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It's Not Your Sport Anymore - It's Theirs

With stock-car racing's mushrooming popularity comes some painful scrutiny.

What really sells NASCAR are its fans, whose brand loyalty is legendary. That may go back to the days when no one cared about stock-car racing and any company that helped out received fervent and grateful patronage. Hardcore NASCAR fans haven't changed, and nowhere is this better known than on Madison Avenue. But NASCAR HAS changed, for the slicker. It always got a chunk of your change. Today, with its aftermarket programs, cafes, and retail outlets, it is finding ways to take more of your money more efficiently. It's not your sport anymore. It's theirs.

For more than a decade, the moguls at NASCAR were warned to be careful what they wished for. What they wished for was full-fledged national attention, and now they have it. But with it has come national scrutiny, and under the microscope, NASCAR squirms. "This is a tough period in NASCAR's history," chairman Bill France said early this season as television ratings soared toward surprisingly new highs, but with this new attention, the national media closed in with hard questions about the fatal crashes of Dale Earnhardt and three other drivers, all in similar accidents, all in less than a year. "I can't think of any time that has been more tough," France said.

That certifies these as the best of times, and the worst of times--at least as bad as the mass driver boycott of the inaugural Talladega race in 1969 and even as bad as the tumult of the Teamsters' attempts to organize the drivers in the early '60s, when France's founding father, Big Bill, forbade it and warned, "I'll use a pistol to enforce it." After TV ratings fell off in 2000--this in the wake of slipping public interest in the late '90s--2001 was anticipated by some as a make-or-break year for NASCAR.

With expanded television exposure via broadcast networks Fox and NBC (as opposed to mostly cable coverage in the past), NASCAR would either drop back into fringe-sport status vis-à-vis the traditional Big Four of sports--baseball, football, basketball, and hockey--or force expansion of national media thinking to a Big Five. The chance for resurgence, or even new heights, was based almost entirely on Fox. Significantly more aggressive with innovation and promotion than NBC, Fox would take the first half of the season, NBC the second.

Privately, Fox executives prepared themselves for just keeping pace with last year's average Winston Cup live telecast rating of 5.0--down from a season average of 5.4 in 1999 and a peak average of 5.7 in '97. (Each rating point represents 1.02 million viewing homes.) But this season's first four Cup races not only shot to an average 7.5 rating with an 18 share, but each race was the top-rated sports event on all television for each weekend. Why?

Partly it was Fox's aggressive promotion of NASCAR telecasts, even during its prime-time programming on weeknights, and partly Fox's newly aggressive and savvy broadcast team that kept the audience in place race-long. The glib, articulate Darrell Waltrip, newly retired from Cup racing, was paid a reported $1.4 million to be the top analyst--a niche where he was projected to become the John Madden of NASCAR. Savvy crew chiefs Larry McReynolds and Jeff Hammond were wooed from their lucrative jobs in the pits into broadcasting. Mike Joy, the most objective, least beholden (to NASCAR) of any veteran racing anchor, was contracted for play-by-play (or slam-by-bang).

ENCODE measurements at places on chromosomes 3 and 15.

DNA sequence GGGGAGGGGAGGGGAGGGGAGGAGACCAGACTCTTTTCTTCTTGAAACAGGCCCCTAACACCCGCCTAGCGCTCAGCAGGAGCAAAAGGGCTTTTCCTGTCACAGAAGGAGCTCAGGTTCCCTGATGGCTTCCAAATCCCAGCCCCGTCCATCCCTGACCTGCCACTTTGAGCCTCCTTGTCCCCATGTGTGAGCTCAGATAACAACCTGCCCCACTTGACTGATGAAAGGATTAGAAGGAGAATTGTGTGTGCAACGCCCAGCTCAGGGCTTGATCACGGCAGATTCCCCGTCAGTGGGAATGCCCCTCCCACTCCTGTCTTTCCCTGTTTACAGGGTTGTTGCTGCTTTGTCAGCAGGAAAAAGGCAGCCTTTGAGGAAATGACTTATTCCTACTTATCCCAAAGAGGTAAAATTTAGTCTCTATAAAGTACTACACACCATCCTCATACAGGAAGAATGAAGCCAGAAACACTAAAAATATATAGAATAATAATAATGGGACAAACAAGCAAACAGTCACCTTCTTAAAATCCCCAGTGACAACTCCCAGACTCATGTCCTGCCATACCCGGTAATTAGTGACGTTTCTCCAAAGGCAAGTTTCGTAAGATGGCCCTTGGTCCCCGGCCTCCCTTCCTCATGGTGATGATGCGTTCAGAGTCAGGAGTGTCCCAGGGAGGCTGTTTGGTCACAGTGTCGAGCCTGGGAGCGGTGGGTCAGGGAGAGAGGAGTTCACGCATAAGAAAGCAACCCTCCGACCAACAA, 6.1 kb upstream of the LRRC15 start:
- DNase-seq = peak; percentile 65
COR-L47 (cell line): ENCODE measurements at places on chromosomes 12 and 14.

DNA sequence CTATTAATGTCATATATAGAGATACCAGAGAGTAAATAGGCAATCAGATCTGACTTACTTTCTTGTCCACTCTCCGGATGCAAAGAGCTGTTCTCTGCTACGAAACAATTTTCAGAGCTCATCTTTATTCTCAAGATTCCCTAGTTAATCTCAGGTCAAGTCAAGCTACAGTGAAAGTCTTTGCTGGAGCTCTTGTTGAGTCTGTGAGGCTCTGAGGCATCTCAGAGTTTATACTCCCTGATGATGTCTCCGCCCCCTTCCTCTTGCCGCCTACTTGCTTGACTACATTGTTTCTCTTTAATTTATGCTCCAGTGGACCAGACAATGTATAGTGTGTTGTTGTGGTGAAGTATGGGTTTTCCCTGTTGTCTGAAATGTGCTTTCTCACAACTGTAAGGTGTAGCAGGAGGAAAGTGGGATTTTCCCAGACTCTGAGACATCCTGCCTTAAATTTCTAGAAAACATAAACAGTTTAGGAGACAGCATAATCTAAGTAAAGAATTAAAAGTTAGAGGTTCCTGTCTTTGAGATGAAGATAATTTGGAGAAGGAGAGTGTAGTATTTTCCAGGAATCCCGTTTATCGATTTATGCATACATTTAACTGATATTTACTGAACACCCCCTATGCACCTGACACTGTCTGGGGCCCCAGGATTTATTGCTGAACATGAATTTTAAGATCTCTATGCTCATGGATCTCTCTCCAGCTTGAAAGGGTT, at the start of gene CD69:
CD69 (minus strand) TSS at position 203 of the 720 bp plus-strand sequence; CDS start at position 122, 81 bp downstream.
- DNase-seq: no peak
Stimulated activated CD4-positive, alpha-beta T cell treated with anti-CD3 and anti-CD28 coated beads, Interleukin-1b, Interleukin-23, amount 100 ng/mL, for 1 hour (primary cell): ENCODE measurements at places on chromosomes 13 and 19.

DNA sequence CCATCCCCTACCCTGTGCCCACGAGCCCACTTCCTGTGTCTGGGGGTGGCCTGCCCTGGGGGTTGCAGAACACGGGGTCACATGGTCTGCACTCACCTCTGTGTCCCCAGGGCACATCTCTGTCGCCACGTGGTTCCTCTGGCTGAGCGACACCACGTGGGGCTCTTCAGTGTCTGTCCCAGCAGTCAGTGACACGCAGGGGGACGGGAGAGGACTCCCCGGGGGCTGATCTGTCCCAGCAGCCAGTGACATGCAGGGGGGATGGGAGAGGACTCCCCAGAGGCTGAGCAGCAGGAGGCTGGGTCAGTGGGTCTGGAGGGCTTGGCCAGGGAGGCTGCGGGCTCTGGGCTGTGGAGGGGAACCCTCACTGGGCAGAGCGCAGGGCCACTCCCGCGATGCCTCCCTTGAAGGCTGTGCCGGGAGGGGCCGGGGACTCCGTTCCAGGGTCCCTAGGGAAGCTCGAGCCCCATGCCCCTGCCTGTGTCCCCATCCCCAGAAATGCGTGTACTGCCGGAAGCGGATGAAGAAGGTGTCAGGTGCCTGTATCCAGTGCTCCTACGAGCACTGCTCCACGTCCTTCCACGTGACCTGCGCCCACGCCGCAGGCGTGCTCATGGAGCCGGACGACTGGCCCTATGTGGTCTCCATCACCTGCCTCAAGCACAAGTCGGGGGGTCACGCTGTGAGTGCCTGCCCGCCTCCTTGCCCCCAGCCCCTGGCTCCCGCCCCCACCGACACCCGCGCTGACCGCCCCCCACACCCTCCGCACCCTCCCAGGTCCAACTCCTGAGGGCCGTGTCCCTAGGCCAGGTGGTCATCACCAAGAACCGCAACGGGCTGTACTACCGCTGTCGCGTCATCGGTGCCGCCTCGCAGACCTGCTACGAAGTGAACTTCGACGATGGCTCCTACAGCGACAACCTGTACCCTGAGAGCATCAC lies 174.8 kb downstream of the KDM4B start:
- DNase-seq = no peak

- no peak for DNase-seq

But there may be another reason neither Fox nor NASCAR wants to talk about. "Death sells," as Orlando Sentinel columnist Mike Bianchi put it ever so concisely. Close in the wake of Earnhardt's death, in a crash on the last lap of the Daytona 500 on February 18, Time magazine projected that the violent passing of the icon--together with the deaths of NASCAR drivers Adam Petty, Kenny Irwin, and Tony Roper over the previous 12 months--would seize and hold the most sought-after demographic group in the television industry: young males in search of truly extreme sports, stuff like X Game skateboarding, WWF kingpin Vince McMahon's new XFL (tacitly touted as hooliganism unchained, but as it turned out, just more makeshift pro football fraught with NFL washouts), rock climbing, sky diving, etc.

Nothing, at the outset of 2001, could compare with NASCAR to the extreme addicts. In the vernacular of the target audience, Man, these dudes were dying at a pace unheard of in television. And the most awesome dude of them all, the hard-bitten, hypermacho seven-time Winston Cup champion, Dale Earnhardt, was the latest. Savvy racing observers cringed at the awful anachronism. Not since the bad old days of Indy cars and Formula 1 had the chronological rate of driver fatality been so high.

But among the male populace of America, seeking its kicks from the tube, Winston Cup ratings soared through the spring of this year, up 60 percent among men age 18 through 34, up 52 percent among men 18 through 49, and up 44 percent among men 25 through 54 (even the midlife-crisis crowd was buying in big to the vicarious rush of adrenaline). Here is a microcosm of the tidal wave of sea change in U.S. sports.